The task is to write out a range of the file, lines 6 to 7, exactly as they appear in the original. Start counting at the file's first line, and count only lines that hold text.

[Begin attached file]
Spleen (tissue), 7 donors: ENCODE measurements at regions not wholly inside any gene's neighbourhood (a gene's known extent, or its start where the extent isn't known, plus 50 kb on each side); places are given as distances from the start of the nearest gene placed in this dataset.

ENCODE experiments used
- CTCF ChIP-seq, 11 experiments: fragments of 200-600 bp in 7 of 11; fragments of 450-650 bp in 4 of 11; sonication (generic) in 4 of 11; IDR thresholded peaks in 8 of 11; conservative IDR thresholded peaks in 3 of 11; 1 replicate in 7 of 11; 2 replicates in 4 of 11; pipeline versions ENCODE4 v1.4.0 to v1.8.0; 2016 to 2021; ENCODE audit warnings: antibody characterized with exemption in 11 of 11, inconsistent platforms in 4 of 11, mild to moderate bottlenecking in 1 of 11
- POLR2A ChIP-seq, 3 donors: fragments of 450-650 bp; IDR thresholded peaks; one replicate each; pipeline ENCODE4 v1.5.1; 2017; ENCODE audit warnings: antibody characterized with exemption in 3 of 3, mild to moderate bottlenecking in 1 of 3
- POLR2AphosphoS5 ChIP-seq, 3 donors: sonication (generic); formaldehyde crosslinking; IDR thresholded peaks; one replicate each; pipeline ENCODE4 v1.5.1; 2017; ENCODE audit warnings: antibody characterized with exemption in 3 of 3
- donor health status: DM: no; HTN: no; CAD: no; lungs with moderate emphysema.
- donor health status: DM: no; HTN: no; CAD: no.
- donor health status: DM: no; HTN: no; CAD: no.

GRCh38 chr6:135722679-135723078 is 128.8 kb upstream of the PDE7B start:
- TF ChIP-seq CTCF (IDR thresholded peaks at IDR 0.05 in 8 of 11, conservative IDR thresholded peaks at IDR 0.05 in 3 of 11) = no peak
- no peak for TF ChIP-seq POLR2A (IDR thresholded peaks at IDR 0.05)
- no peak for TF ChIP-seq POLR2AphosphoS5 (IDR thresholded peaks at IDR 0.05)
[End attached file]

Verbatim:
- donor health status: DM: no; HTN: no; CAD: no; lungs with moderate emphysema.
- donor health status: DM: no; HTN: no; CAD: no.